Oil-by-rail terminal in Rupert could jeopardize salmon and seafood

👤Louanne Roth 🕔Oct 09, 2014

We northerners fought for and achieved a de facto north coast ban on oil tankers. It has protected our unique ecosystem, seafood and culture for decades. If these guys really are serious about oil by rail down the Skeena, we can’t let them just sneak in.

Most everyone in Rupert knows about the huge $90 million rail offloading facility being built in the Port of Prince Rupert. It is on Ridley Island at the mouth of the Skeena, beside Lelu Island whose eelgrass beds are threatened by LNG. But no one in Rupert has been worried about the rail project because we were told it was for potash, not oil, and the berth doesn’t require dredging in critical salmon habitat.

An identical, but smaller, rail offloading facility was just finished in Washington state at the mouth of another famous salmon river: the Columbia (SaveOurSkeenaSalmon.org has images). That port recently signed a contract to offload 360,000 barrels of Bakken oil per day—Enbridge magnitudes. Scariest of all, there is a terrible battle going on because they signed that oil shipping contract despite originally telling the Columbia estuary community of Vancouver, Wash. that the rail facilities were for potash!

Rupert’s railroad utility corridor (RRUC) is strikingly similar to new facilities being built in the tarsands for loading oil. The distinctive curvature of the multi-rail lines is for unit trains. The Canadian Association of Petroleum Producers says that most of the large-scale facilities in the tarsands that can load a unit train will be moving heavy oil, diluted bitumen, rail bitumen or raw (undiluted) bitumen. Planning documents for the Rupert port show a 100-acre liquid bulk tank farm in the area enclosed by the rail lines. Each tank was specified to hold 50 million litres. Aframax oil supertankers hold 100 million litres plus. An oil-by-rail terminal would need this kind of tank-farm buffer, whereas neither LNG, coal nor potash requires them. In a meeting with port operations earlier this year, a slide was presented which showed a bulk liquid terminal as a “near term project.”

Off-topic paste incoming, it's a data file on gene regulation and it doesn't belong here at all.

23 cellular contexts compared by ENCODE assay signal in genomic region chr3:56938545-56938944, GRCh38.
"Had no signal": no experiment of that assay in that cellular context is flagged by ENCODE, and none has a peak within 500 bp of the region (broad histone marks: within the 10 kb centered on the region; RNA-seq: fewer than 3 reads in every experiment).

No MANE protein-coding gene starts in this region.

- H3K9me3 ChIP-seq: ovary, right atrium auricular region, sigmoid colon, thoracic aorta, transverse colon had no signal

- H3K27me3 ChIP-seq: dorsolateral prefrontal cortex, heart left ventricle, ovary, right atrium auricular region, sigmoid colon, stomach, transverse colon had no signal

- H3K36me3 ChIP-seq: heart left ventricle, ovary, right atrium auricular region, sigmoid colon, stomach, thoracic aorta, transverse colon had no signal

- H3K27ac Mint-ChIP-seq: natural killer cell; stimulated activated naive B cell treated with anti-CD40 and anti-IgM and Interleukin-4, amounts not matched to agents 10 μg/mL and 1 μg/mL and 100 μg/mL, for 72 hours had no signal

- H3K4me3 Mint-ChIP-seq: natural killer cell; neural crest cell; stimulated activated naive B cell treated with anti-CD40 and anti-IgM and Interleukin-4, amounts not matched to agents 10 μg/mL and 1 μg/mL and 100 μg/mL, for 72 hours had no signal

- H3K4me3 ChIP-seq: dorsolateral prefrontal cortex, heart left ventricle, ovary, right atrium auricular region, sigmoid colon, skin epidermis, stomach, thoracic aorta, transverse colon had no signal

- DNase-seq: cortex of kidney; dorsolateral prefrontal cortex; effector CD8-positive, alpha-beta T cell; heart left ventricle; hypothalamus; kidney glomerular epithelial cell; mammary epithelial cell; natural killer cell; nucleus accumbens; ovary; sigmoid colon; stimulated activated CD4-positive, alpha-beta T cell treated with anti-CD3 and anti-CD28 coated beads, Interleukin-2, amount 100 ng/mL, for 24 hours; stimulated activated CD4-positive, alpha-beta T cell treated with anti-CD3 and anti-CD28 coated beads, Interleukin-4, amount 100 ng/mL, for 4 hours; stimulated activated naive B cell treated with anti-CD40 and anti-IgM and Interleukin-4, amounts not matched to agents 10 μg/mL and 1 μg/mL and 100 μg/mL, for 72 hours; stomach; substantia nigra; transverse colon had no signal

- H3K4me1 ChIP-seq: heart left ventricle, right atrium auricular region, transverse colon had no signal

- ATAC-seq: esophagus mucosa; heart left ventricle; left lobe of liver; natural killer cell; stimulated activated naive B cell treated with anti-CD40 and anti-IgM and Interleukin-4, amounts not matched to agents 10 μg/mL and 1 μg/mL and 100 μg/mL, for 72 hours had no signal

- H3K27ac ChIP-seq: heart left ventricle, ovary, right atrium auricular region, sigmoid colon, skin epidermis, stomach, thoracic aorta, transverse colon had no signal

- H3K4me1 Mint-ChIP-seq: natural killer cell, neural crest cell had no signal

In 2012, the Port of Prince Rupert did a risk assessment; in it they forecast 100 Aframax oil supertankers and 100 LNG carriers leaving Ridley Island starting 2015. In a 2011 report they state: “The Port of Prince Rupert has a real and immediate opportunity to facilitate the development of new export capacities, targeting the Asia Pacific region for bulk commodities such as iron ore, potash, mineral concentrates, and bulk liquids such as vegetable oils and”—crucially—“petroleum products.”

The 2012 Ridley Island Coal Terminal Annual Report states in a note that it “is vested in seeking an active liquid bulk business and or other product ventures.” The coal terminal is adjacent to the new rail lines and they spent $15 million 2009-2012 on the noted expense category.

The price has fallen out of potash and that project is unlikely to proceed, but Prince Rupert’s RRUC is nearing completion, the rail line to the tarsands being upgraded and an oil and gas insider (name withheld) is warning us to wake up, oil by rail is of immediate concern: “All the surveying has been completed on the Fraser/Thompson side of things, all the access points for a spill response plan have been assessed and now they’re in the process of putting all these things into a document for CN.”

The Port of Prince Rupert has been advertising about their safety but they haven’t told us about 100-car unit trains loaded with oil travelling along the Skeena.

I hate to tell you, but there is a plan afoot that could see oil supertankers loading in the Skeena estuary late next year or 2016, unless of course we stop them.

Luanne Roth, North Coast Energy Campaigner T. Buck Suzuki Environmental Foundation LRoth@citywest.ca


This is absolutely shocking.  We just can’t have BC’s West Coast soiled by the inevitable train & tanker catastrophes that will follow!